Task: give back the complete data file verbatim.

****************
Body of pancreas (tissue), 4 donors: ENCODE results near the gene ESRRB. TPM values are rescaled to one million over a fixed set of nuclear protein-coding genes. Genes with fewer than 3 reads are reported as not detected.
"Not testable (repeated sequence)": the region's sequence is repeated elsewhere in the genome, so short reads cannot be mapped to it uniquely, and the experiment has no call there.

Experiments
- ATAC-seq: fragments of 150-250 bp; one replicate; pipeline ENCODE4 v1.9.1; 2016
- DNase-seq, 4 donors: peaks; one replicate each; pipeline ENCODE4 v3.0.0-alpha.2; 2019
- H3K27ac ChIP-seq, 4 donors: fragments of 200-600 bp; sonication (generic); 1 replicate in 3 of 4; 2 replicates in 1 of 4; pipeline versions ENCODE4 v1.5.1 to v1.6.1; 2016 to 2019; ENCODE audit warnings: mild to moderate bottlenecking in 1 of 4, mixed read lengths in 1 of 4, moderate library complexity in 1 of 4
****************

Body of pancreas (tissue), 4 donors: ENCODE results near the gene ESRRB. TPM values are rescaled to one million over a fixed set of nuclear protein-coding genes. Genes with fewer than 3 reads are reported as not detected.
"Not testable (repeated sequence)": the region's sequence is repeated elsewhere in the genome, so short reads cannot be mapped to it uniquely, and the experiment has no call there.

Experiments
- ATAC-seq: fragments of 150-250 bp; one replicate; pipeline ENCODE4 v1.9.1; 2016
- DNase-seq, 4 donors: peaks; one replicate each; pipeline ENCODE4 v3.0.0-alpha.2; 2019
- H3K27ac ChIP-seq, 4 donors: fragments of 200-600 bp; sonication (generic); 1 replicate in 3 of 4; 2 replicates in 1 of 4; pipeline versions ENCODE4 v1.5.1 to v1.6.1; 2016 to 2019; ENCODE audit warnings: mild to moderate bottlenecking in 1 of 4, mixed read lengths in 1 of 4, moderate library complexity in 1 of 4